Wall Mosaics, Ekphrasis, and Cultural Memory between Byzantium, Persia, and Early Islam
Very few wall mosaics, or walls at all, survive from the early Byzantine buildings of the eastern Mediterranean. To supplement surviving programs, we must turn to texts that preserve references to, or perform extended ekphraseis on, lost works of art. Two under-explored ninth-century texts purport to describe now-lost mosaics that decorated earlier Byzantine and Persian buildings: a poem (qaṣīda) by the Abbasid poet al-Buḥturī on a mosaic at the Sasanian palace at Ctesiphon; and the Letter of the Three Patriarchs to the Emperor Theophilus, which refers to a mosaic of the Virgin and Child and the Three Magi in the Church of the Nativity at Bethlehem.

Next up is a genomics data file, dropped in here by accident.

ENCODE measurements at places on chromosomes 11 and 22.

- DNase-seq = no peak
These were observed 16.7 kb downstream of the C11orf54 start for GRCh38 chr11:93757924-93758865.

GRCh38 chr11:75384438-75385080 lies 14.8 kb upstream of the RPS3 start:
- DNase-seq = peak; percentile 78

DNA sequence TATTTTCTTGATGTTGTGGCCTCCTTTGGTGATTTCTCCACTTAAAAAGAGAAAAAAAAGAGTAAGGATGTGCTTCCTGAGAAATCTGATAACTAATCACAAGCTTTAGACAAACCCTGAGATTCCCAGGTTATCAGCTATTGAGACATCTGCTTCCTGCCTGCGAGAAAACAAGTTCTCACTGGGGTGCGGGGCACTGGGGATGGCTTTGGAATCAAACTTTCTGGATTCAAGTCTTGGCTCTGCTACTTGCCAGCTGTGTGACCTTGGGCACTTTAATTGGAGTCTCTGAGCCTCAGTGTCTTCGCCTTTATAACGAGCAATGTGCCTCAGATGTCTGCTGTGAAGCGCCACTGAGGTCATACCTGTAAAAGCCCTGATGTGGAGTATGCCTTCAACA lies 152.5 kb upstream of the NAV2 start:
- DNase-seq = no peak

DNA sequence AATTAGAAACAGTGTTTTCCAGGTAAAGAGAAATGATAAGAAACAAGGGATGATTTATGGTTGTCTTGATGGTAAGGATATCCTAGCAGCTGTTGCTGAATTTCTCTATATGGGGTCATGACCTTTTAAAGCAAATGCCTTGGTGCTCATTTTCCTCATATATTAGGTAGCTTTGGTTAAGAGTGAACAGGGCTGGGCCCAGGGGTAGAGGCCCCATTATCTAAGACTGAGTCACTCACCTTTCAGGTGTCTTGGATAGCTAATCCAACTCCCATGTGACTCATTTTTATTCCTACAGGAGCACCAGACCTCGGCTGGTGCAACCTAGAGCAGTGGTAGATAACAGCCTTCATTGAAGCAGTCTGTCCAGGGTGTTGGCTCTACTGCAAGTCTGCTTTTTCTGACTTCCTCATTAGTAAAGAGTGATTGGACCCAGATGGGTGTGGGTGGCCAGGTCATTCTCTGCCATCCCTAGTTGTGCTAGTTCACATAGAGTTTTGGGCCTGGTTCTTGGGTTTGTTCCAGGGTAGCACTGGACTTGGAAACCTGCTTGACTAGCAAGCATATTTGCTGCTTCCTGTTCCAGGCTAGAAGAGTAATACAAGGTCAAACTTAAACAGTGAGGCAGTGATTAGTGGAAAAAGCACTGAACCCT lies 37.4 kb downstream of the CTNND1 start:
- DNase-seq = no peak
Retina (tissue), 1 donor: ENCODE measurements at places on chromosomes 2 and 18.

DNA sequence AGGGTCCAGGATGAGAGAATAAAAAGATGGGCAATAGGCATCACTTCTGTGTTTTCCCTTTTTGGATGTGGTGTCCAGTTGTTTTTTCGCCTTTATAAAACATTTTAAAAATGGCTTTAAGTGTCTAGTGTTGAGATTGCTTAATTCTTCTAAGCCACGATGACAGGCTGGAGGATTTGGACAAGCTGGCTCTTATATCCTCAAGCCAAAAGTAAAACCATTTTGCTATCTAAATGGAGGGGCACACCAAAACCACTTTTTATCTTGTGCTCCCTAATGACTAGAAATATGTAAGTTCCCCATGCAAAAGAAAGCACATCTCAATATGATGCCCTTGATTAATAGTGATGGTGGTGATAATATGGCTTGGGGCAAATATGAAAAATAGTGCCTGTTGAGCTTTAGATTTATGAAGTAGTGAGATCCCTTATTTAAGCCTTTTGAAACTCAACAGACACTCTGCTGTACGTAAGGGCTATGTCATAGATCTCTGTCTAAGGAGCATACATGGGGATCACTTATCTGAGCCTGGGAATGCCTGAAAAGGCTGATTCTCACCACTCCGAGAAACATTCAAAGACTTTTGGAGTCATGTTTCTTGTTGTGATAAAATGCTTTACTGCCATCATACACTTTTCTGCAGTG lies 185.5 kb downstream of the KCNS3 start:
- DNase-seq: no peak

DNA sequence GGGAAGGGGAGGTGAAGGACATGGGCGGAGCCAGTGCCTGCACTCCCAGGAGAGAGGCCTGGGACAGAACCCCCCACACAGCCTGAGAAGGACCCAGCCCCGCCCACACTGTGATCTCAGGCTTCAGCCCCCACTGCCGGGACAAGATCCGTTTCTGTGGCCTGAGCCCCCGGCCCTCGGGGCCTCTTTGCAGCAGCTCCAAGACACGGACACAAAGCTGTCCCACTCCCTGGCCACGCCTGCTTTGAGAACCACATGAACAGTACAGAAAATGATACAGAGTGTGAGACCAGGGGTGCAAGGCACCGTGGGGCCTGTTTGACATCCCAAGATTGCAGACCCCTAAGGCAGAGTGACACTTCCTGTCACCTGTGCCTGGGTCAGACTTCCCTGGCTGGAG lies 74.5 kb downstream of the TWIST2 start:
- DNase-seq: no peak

After addressing the possibility that the mosaics existed as physical objects outside of texts, this lecture explores the features shared by the poem and the Letter, including a fascination with cross-cultural encounter, between Abbasid writer/viewer and Sasanian mosaic, and between Persian viewers and Byzantine work of art. Setting the texts against each other, I examine how public works of art such as monumental wall mosaics functioned as potent sites at which viewers of different cultural backgrounds—Byzantine, Persian, and Abbasid—could express, mediate, and reflect upon their identities, affiliations, and religious beliefs.
Sponsored by the Mary Jaharis Center for Byzantine Art and Culture and Harvard University Standing Committee on Medieval Studies.